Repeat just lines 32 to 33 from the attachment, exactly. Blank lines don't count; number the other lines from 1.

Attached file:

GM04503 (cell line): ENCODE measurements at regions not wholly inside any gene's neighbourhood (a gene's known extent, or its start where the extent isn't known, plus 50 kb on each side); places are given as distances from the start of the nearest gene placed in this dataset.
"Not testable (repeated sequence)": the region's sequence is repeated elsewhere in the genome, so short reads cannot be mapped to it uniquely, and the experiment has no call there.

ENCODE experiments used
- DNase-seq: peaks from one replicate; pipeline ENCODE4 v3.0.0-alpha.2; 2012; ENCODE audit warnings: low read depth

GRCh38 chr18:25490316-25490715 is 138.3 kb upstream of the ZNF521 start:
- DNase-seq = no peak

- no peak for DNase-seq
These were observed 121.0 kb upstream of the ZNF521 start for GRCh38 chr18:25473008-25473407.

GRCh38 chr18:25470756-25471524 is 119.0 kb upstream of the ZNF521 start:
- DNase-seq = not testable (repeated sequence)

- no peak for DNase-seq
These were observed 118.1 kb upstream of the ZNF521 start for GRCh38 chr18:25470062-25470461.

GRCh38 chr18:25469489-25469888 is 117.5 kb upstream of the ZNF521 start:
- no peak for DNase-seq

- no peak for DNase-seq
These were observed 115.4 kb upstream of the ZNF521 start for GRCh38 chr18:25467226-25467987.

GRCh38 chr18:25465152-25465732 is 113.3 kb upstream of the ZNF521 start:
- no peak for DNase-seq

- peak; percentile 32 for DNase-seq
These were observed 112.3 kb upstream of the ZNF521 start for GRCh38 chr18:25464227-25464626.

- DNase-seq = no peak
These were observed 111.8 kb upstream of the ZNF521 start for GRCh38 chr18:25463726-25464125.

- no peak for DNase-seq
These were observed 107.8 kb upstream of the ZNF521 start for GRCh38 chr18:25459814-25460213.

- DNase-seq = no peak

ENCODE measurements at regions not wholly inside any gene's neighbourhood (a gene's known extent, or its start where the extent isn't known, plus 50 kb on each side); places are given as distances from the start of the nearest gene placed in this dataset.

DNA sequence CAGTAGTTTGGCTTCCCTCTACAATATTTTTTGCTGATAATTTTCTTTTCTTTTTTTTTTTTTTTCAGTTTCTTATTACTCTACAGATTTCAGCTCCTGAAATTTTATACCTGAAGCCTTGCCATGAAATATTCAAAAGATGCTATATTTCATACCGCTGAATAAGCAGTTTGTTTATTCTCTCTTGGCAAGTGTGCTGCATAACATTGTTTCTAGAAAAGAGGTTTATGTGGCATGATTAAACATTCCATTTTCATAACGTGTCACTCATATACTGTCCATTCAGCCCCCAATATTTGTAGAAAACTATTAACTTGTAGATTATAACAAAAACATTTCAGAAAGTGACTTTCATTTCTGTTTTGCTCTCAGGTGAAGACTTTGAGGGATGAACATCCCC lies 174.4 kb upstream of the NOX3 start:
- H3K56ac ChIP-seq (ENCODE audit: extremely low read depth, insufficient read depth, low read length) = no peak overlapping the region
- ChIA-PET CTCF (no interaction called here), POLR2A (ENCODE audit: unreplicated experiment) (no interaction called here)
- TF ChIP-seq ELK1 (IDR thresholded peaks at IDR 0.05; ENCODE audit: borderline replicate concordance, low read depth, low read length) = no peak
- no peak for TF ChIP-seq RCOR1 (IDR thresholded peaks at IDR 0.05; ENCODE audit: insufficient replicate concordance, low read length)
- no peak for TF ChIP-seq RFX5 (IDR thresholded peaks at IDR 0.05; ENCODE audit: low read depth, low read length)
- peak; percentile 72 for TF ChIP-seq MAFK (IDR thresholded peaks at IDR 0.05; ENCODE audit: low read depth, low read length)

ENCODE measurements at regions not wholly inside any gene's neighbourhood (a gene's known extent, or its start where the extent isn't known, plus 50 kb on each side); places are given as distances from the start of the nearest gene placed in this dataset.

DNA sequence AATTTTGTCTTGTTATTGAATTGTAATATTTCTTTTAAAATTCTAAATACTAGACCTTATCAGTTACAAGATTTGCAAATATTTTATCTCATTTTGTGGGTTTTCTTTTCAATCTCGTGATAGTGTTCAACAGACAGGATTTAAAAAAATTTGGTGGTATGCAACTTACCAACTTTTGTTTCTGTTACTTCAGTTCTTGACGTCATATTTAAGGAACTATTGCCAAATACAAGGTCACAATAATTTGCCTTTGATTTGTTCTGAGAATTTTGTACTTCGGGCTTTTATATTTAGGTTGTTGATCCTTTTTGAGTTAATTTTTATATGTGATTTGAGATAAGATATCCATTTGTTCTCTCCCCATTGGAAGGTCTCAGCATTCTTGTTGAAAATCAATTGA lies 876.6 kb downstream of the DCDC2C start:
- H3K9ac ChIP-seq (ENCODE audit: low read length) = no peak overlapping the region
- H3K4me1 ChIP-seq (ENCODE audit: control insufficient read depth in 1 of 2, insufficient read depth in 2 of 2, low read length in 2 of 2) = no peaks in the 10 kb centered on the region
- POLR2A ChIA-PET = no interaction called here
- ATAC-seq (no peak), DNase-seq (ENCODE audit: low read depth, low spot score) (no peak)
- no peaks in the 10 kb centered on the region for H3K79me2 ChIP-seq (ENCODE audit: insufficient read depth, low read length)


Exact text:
- no peak for TF ChIP-seq RFX5 (IDR thresholded peaks at IDR 0.05; ENCODE audit: low read depth, low read length)
- peak; percentile 72 for TF ChIP-seq MAFK (IDR thresholded peaks at IDR 0.05; ENCODE audit: low read depth, low read length)